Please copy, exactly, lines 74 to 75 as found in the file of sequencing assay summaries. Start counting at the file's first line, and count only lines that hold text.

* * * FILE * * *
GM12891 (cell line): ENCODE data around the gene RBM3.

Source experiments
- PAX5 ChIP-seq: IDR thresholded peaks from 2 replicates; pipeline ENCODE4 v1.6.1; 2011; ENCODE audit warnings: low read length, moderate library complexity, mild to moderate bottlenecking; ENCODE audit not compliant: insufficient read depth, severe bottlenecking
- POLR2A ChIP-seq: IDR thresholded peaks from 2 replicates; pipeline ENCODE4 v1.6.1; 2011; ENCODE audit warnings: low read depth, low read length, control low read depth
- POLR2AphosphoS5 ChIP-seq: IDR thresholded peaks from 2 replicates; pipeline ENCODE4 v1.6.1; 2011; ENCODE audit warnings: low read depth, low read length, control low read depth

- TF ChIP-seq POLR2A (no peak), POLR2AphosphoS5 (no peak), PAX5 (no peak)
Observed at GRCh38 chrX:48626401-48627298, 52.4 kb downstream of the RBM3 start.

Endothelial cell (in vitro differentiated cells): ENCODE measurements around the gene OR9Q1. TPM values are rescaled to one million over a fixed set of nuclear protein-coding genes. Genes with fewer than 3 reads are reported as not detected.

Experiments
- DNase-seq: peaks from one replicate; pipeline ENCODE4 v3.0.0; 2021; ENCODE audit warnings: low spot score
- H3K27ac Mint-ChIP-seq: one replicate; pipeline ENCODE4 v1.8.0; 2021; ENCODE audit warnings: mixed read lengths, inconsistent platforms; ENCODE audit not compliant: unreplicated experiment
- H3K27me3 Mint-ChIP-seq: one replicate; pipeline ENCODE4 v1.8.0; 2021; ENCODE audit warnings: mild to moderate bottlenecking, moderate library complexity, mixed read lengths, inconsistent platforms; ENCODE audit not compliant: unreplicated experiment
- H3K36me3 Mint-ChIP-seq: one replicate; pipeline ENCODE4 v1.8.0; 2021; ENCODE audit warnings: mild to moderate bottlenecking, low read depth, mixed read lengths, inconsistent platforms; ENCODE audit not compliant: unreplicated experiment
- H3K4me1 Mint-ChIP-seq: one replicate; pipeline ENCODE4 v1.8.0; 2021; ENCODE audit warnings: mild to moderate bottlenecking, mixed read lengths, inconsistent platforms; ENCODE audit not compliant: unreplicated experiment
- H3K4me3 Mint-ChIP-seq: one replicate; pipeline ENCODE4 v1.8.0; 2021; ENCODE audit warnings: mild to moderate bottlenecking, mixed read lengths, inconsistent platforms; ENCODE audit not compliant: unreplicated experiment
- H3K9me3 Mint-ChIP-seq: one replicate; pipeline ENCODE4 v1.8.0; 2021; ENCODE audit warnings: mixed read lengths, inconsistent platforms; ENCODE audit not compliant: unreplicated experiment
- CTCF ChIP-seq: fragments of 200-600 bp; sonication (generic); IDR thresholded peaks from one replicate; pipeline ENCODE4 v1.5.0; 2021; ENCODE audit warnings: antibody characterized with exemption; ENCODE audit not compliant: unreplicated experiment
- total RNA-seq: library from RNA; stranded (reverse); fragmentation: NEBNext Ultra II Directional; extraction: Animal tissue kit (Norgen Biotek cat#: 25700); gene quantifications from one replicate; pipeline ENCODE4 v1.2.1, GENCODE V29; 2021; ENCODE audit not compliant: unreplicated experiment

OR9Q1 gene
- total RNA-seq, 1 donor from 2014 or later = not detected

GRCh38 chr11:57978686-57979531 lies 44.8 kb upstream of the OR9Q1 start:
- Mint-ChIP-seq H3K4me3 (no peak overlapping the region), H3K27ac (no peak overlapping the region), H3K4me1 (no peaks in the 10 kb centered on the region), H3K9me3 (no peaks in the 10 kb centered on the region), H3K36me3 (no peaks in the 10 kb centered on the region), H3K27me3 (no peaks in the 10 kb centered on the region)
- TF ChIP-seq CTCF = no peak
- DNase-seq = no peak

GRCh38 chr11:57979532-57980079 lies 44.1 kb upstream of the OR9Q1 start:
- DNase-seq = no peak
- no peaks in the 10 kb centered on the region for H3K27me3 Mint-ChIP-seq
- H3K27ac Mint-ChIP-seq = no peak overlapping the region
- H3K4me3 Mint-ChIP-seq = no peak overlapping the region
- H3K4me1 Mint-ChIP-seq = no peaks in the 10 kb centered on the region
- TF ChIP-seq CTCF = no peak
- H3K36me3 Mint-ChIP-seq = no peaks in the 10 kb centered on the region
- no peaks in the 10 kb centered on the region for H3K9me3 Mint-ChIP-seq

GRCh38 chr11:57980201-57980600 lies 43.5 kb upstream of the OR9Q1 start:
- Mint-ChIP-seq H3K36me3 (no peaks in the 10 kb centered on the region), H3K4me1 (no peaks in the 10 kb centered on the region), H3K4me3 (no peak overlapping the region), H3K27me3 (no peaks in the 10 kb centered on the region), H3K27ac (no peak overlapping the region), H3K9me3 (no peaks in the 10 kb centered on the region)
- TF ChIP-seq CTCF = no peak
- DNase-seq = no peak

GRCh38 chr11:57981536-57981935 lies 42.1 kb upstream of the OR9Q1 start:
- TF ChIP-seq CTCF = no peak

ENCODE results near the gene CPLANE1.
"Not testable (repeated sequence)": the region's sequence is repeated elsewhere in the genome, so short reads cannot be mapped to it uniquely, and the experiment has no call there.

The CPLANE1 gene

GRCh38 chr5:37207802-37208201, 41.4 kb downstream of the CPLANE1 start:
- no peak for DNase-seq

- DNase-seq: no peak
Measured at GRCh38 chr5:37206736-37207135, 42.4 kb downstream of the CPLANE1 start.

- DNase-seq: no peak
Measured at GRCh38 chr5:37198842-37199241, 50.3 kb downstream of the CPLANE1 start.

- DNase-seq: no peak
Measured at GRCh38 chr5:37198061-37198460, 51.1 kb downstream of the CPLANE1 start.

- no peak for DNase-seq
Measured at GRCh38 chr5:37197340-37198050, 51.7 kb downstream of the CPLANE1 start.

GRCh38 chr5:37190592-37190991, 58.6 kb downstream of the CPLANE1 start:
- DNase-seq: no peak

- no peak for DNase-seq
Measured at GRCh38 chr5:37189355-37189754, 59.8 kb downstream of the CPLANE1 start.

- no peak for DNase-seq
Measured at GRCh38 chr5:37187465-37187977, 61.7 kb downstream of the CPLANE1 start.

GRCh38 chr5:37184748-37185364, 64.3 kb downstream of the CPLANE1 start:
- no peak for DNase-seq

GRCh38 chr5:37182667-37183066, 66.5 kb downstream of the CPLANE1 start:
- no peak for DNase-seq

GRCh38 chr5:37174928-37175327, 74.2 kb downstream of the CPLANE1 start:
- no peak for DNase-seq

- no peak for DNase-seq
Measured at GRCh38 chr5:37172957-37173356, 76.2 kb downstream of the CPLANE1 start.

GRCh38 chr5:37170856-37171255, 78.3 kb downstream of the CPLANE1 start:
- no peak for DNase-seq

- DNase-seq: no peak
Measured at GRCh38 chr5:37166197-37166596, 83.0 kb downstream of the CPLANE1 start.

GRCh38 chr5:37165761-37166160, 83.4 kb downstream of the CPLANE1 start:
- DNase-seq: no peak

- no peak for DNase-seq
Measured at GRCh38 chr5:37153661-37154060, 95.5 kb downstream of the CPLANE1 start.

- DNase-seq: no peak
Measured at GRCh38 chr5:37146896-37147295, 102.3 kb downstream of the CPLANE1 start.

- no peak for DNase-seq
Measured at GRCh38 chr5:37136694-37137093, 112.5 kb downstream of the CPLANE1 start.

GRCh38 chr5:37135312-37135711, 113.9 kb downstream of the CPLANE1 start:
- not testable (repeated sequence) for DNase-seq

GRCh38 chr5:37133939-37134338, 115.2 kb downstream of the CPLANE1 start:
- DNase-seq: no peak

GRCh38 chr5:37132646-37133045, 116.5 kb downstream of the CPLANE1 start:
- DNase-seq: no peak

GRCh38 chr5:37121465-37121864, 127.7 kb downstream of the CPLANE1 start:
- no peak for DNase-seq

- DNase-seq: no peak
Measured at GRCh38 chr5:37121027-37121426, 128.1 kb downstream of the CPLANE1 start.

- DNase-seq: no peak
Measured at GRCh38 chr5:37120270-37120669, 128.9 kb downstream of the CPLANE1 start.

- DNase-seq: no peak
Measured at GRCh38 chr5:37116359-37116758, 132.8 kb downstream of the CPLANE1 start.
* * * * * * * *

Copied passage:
Measured at GRCh38 chr5:37153661-37154060, 95.5 kb downstream of the CPLANE1 start.

- DNase-seq: no peak